Be Sure You Know Your Audience Before You State Your Case
Posted by Mitch Mitchell on Dec 10, 2009
You know, since September, I’ve decided to be a bit more personal in how and what I write about on this blog. I feel it’s served me well, and since my subscribers went up, I guess y’all feel okay about it. I sometimes take on controversial subjects, as I’m wont to do because I don’t shy away from stuff that’s getting on my nerves. I’m ready to put myself out there and state my opinion, and not worry all that much whether someone agrees with me or not.
However, I do have a limit. For instance, if I believed dogs and cats should marry and move in with each other, I might not write on it because I’d know from the get-go that it would be a controversial thing to say (or funny, but go with me for a minute here). Or, if I decided to get on my high horse and spout something about that I thought I’d find a lot of agreement on without thinking about it first, such as if I said that I believe Tiger Woods didn’t have sex with nearly enough women (oh man, there goes my Tiger-free zone cred), while I knew the world was pretty much thinking that he’s a horn dog who doesn’t appreciate the hot wife he already has (that, plus his choice of women after that certainly shows a lack of taste and discretion), and expected everyone to agree with me just because I said it, I’d be living a delusion that made absolutely no sense whatsoever.
Such is the case for an internet marketer named David Risley, who I guess is also a professional blogger. I have to admit that I’d never heard of this guy until yesterday, but supposedly he’s a big time blogger. Our friend Sire wrote what I thought was a great post called Why I No Longer Link To The Likes Of Problogger And John Chow, where he basically said that these guys are so big that he doesn’t need to go out of his way to support them any longer, since it seems they don’t appreciate their readers enough to ever comment back to any of them. Now, he is going a step further than I am in not even reading their blogs anymore, but I agree with the sentiment that it’s nice for even the top guys to respond to their commenters every once in awhile, especially since they hope these commenters are also buyers of their products from time to time.
Anyway, someone mentioned David’s name, and I guess he’s got something set up where whenever his name is mentioned, he gets notified through Backtype, something else I’d never heard of, but after looking at it actually looks pretty cool overall. I’m not going that route, because I get way too much email already, but I also use Google Alerts to tell me whenever my name is mentioned somewhere; well, my websites and blogs anyway, because whenever it finds Mitch Mitchell it’s that other guy, and people are still talking about him way more than me. 🙂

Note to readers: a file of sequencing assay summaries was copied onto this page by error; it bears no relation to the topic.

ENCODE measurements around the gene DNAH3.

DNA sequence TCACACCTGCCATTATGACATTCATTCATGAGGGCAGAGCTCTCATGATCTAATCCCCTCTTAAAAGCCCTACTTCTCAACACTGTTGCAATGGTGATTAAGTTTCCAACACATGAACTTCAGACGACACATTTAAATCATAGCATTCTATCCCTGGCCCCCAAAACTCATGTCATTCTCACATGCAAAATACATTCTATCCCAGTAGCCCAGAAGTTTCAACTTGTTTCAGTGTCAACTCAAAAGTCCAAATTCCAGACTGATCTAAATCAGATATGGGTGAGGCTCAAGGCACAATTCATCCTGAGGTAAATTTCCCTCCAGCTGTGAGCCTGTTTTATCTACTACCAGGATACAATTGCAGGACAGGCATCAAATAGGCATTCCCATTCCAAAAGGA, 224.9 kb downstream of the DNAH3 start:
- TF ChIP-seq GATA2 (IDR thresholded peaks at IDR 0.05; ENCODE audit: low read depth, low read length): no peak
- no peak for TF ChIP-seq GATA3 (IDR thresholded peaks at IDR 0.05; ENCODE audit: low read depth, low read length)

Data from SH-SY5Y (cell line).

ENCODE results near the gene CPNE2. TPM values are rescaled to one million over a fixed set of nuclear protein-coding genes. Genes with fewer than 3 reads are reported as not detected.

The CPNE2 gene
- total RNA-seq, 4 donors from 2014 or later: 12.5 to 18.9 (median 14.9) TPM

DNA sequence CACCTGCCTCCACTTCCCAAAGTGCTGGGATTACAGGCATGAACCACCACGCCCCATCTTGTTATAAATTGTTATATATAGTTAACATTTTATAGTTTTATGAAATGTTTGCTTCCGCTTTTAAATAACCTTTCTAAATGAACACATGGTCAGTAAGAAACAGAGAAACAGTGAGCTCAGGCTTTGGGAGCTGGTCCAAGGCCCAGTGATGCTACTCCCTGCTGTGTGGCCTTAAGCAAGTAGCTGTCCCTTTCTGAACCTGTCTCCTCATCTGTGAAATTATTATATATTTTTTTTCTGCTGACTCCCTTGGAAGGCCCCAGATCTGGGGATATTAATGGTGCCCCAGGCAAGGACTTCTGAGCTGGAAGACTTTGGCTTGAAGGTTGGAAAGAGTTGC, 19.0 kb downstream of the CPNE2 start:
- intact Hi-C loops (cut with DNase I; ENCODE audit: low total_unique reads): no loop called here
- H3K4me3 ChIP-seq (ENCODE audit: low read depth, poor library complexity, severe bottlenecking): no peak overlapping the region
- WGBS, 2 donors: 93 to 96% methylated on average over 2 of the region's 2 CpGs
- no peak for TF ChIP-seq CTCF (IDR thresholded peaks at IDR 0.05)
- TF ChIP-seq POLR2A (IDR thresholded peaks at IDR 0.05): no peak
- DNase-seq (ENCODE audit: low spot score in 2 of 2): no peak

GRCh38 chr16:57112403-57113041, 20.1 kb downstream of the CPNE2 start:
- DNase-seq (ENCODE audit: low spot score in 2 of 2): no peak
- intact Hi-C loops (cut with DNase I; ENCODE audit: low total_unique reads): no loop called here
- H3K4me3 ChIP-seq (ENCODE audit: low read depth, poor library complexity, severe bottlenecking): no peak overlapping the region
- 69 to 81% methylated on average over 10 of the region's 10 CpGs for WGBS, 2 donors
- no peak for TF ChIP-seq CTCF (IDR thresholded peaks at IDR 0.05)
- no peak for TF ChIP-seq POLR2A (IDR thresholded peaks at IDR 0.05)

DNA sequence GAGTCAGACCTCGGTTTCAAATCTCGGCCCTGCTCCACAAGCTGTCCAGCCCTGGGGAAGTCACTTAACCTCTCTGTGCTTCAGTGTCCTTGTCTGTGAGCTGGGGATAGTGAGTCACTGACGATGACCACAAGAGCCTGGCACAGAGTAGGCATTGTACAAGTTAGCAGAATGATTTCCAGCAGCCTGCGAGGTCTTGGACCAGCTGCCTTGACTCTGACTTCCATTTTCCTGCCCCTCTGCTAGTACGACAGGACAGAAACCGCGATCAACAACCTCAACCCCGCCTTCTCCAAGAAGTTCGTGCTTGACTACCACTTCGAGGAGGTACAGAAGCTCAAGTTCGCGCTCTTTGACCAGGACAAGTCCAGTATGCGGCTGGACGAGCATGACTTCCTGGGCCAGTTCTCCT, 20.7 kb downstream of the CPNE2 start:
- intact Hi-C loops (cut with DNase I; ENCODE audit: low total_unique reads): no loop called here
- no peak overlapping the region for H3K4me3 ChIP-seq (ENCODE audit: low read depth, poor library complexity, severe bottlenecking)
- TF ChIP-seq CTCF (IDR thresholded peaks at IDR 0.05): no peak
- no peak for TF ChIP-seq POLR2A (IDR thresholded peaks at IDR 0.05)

Anyway, someone mentioned his name and he popped over to Sire’s blog and left a comment basically defending these guys, and himself, for having the right not to respond to comments because they see their blogs more as a business than as a “fun” or less serious blog. Of course, I got into it myself, being nice in my way, and we bantered back and forth, as he wanted me to quote where he’d said something and I wanted him to quote where Sire had said something; stalemate. My main point overall was that both of the guys Sire mentioned have written in the past on their blogs that responding to comments is the way to build up your community, and both seem to have forgotten that.
A quick disclaimer here. I have noticed that every once in awhile Problogger will respond to a quick comment early on in a post. He actually responded to something I wrote once when I was one of the top 3 responders because I kind of, in my own nice way of course, went after him for saying something in his blog post that, in my mind, seemed to run counter to what he was doing on his own blog. Sometimes one just has to call a… no, I’d best not go there. lol
Today, David went the next step. He decided to kind of write a blog post about it, and he put up a video explaining his position. Then he asked the people what they thought about what he had to say. Lo and behold, at least at the time I looked, being alerted through Twitter about it, only one person supported his position. Even in his response back to these folks, it just seems that he’s somewhat missing the overall point, that being people want to feel like they’re part of a community, no matter who it is.
Now, to his credit, he did respond back to people, though I don’t know if that’s a regular thing because, at least for now, I don’t see myself subscribing to a blog where I know someone feels they have a right not to respond to anyone, whether they do or not, as long as he’s making money, which is also why I’m not giving a link to his blog through here, but you never know long term. You can find it on Sire’s blog, I believe, or he’ll tell you if you ask him where it is so you can see it for yourself.
Now, I respond to almost every comment I get here. Every once in awhile, I’m not sure what to say back to someone, so I’ll just let it hang, especially if it’s a one line comment that I don’t believe is spam. And, after engaging someone, I’ve learned that I don’t have to always have the last word on this blog, so I’ll let some of those go also. I think that’s only fair.
But it’s funny how folks can forget some of those simple lessons in life. One, don’t forget where you came from and how you started. Two, don’t ask people to support your position without really knowing that people will support it; if you care, that is. Be controversial, yes, at times, because controversy can be fun. But try not to be “right”, only to find yourself being very wrong in the court of public opinion unless you’re wearing your position on your sleeve.
Now here I go; right or wrong?